- Creditors generally try to collect what’s owed to them by going after the decedent’s estate during a process called probate.
- There are instances, however, where the surviving spouse, or another heir, may be legally responsible.
- Some assets don’t count as part of a person’s estate for probate purposes.
It’s not unusual for a person to pass away and leave behind some unpaid debt.
For the heirs — typically the surviving spouse or children — the question often is what, exactly, happens to those obligations. The answer: It depends on both the type of debt and the laws of the state.
A person’s assets — no matter how meager or massive — become their “estate” at death. That includes their financial accounts, possessions and real estate. And, generally speaking, it’s the estate that creditors go after when they try to collect money that they’re owed.
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“Fortunately for surviving spouses or other beneficiaries, in most cases that debt isn’t something they’d be responsible for,” said certified financial planner Shon Anderson, president of Anderson Financial Strategies in Dayton, Ohio.
However, there are some exceptions.
First, though, some basics.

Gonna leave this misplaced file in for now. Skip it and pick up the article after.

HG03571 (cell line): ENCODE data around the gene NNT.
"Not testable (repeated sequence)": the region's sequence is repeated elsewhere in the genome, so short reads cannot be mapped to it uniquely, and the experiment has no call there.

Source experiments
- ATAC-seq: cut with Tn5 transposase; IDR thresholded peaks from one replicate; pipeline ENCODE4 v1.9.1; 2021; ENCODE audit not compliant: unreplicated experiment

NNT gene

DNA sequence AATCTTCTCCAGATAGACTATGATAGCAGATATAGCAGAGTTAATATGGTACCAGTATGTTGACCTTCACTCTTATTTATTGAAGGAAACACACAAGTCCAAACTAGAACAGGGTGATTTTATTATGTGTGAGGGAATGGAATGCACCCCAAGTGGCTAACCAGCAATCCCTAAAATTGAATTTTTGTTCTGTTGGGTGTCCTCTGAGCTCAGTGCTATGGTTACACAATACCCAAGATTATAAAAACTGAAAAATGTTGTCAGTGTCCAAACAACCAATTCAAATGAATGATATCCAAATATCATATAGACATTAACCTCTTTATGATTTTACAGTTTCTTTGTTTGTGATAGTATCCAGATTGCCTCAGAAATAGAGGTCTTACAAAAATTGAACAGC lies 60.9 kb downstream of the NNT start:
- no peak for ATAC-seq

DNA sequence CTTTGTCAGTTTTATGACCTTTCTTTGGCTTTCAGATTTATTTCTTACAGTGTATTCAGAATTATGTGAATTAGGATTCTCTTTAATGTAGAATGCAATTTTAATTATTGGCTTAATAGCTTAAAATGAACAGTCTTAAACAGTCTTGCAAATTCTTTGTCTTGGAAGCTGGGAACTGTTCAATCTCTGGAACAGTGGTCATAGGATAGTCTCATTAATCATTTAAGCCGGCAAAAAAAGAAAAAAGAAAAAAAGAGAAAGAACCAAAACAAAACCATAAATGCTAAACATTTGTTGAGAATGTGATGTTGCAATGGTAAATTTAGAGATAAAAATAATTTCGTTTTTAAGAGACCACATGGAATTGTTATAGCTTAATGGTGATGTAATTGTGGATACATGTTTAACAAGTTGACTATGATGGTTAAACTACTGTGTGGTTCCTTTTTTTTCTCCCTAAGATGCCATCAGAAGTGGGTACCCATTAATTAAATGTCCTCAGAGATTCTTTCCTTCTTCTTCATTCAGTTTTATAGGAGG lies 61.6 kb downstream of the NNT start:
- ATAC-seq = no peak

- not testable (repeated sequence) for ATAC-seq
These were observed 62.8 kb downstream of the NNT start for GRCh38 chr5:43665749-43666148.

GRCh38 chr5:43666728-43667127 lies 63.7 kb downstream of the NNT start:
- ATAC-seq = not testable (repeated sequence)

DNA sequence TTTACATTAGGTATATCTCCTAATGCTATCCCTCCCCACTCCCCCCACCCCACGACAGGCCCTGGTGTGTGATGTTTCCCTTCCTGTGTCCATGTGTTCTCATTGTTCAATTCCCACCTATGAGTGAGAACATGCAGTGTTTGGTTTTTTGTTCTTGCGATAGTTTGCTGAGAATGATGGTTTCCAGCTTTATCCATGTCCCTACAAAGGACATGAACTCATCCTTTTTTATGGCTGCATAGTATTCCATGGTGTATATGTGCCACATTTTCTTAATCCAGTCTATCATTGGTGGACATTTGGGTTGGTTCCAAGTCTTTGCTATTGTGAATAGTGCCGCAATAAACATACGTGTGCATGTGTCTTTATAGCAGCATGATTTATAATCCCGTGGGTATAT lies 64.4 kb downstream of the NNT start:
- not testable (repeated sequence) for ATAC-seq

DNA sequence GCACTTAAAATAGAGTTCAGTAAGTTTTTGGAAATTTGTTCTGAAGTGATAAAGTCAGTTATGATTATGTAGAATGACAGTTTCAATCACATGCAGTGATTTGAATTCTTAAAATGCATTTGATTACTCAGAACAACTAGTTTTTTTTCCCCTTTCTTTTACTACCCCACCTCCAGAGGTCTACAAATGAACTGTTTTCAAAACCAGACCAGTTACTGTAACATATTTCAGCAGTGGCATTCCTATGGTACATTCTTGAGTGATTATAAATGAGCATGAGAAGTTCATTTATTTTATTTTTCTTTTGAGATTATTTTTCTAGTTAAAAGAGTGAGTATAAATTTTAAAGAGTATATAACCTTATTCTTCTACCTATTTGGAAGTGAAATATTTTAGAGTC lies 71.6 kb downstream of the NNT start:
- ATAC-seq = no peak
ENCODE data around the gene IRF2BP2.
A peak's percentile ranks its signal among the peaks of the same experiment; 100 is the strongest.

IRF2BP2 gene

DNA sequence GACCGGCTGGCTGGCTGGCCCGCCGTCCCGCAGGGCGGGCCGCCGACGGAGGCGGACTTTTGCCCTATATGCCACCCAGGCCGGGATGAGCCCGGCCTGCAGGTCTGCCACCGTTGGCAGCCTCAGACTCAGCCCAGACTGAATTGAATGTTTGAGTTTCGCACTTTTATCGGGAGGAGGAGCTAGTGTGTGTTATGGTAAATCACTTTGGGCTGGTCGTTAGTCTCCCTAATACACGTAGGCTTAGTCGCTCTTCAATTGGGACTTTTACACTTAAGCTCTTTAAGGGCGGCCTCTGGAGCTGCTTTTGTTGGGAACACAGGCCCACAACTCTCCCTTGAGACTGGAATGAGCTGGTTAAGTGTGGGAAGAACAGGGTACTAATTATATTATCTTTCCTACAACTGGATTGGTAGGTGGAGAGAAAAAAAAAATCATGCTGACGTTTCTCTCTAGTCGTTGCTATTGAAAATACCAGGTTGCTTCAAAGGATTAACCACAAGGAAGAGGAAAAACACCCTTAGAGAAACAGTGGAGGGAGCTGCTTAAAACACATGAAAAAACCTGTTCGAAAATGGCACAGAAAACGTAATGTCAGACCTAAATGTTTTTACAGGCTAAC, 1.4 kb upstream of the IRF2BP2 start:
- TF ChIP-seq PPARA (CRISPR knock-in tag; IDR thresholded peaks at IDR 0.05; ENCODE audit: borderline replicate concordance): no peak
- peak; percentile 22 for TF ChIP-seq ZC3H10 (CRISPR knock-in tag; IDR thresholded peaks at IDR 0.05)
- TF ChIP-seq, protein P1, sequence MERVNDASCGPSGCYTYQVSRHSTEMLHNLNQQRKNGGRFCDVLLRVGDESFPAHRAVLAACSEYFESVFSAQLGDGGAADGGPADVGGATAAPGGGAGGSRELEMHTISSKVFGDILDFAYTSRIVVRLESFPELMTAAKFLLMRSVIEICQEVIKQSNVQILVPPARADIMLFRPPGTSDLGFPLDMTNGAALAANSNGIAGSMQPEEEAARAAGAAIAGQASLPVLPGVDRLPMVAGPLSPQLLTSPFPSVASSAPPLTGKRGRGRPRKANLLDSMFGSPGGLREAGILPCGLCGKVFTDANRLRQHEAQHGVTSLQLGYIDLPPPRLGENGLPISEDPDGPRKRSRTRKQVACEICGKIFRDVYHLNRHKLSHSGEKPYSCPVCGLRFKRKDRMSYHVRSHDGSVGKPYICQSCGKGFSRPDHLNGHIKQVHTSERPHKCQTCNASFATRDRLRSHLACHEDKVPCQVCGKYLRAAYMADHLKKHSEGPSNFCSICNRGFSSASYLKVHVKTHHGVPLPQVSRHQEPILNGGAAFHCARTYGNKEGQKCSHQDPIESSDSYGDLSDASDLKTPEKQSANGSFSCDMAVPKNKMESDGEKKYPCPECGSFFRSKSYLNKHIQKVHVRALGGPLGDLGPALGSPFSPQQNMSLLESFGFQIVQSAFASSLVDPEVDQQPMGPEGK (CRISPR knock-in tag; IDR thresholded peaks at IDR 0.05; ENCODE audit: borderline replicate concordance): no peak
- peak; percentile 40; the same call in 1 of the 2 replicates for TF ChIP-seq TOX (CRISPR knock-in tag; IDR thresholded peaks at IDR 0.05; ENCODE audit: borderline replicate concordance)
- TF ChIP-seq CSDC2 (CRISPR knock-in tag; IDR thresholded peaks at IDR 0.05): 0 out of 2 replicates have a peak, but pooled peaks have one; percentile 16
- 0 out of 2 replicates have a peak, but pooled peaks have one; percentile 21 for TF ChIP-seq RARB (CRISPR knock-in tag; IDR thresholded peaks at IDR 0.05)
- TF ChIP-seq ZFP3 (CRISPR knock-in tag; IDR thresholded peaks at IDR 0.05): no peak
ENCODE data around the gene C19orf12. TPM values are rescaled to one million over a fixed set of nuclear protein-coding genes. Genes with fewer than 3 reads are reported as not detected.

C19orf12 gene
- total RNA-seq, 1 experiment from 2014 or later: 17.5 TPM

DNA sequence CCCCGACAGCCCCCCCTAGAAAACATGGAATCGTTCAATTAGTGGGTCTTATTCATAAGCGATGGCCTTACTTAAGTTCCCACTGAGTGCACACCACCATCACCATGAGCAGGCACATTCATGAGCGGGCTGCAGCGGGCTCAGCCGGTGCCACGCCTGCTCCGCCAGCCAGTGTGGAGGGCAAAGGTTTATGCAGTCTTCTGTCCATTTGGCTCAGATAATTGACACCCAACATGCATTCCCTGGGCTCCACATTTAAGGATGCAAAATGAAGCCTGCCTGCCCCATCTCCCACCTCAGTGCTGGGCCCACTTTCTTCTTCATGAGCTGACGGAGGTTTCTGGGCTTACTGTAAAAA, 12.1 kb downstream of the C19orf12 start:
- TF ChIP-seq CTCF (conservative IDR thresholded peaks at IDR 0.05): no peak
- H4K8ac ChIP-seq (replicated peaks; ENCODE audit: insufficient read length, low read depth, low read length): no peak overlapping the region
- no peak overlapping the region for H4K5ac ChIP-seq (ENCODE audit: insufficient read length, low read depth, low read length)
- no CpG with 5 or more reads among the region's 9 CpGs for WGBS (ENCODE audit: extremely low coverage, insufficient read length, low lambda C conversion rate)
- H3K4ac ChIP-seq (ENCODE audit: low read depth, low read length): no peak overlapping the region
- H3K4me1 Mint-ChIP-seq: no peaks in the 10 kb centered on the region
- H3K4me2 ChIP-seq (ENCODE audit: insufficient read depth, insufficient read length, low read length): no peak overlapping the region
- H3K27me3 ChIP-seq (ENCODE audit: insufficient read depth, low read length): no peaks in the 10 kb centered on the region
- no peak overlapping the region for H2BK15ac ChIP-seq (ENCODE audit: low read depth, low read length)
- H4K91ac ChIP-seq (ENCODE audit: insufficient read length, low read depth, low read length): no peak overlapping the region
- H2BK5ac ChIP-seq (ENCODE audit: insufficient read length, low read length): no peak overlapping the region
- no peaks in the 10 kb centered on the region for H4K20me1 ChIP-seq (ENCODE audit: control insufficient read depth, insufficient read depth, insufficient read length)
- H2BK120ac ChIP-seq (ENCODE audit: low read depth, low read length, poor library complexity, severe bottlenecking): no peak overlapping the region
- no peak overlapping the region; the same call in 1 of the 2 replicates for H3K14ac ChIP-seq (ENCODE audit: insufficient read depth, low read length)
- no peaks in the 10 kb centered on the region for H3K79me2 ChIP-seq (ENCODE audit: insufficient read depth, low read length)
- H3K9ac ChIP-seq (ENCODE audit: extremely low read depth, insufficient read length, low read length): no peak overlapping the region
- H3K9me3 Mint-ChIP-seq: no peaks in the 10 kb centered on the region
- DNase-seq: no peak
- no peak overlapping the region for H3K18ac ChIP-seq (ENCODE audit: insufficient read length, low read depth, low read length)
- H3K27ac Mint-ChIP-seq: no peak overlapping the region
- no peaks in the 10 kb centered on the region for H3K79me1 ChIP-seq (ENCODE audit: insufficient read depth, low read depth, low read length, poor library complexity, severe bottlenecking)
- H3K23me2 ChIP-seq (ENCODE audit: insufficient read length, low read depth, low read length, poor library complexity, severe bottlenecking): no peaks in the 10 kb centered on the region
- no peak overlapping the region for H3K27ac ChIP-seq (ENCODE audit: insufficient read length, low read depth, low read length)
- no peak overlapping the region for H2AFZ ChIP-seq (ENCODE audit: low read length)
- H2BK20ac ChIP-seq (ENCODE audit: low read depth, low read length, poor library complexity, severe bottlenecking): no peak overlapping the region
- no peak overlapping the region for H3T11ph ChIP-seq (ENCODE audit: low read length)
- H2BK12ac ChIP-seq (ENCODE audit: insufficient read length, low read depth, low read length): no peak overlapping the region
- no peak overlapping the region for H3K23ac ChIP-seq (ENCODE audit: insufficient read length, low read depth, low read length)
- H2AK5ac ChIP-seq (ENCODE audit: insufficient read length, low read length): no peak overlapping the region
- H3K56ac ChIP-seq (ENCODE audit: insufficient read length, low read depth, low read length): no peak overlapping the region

The process of paying off all your debt after your death and then distributing any remaining assets from your estate to heirs is called probate. Each state has its own laws governing how long creditors have to make a claim against the estate during that time. In some places it’s a few months. In other states, the process can last a couple of years.
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Each state also has its own set of rules for prioritizing debt that should be paid from the estate, said Steven Mignogna, a fellow with the American College of Trust and Estate Counsel.
“In most states, funeral expenses take priority, then the cost of administering the estate, then taxes and then most states include hospital and medical bills,” Mignogna said.
However, he added, not all of a person’s assets necessarily are counted as part of an estate for probate purposes.
For instance, with life insurance policies and qualified retirement accounts (e.g., a 401(k) or individual retirement account), those assets go directly to the person named as the beneficiary and are not subject to probate. Additionally, assets placed in certain types of trusts also pass on outside of probate, as does jointly owned property (e.g., a house) as long as it is titled properly.
In fact, a person could pass away with an insolvent estate — that is, one lacking the means to pay off its liabilities — and yet have passed on assets that didn’t go through probate and generally can’t be touched by creditors.
However, a handful of states have “community property” laws, which make debt at death a bit more complex.
Generally, those states view both assets and certain debt that accumulated during the marriage as equally owned by each spouse — meaning a surviving spouse could be responsible for paying back the debt, even if it was only in the decedent’s name.
“Debt that couldn’t have been avoided during the marriage — like medical expenses or a mortgage — generally becomes the responsibility of the surviving spouse in community property states,” said CFP Bill Simonet, principal advisor at Simonet Financial Group in Kyle, Texas.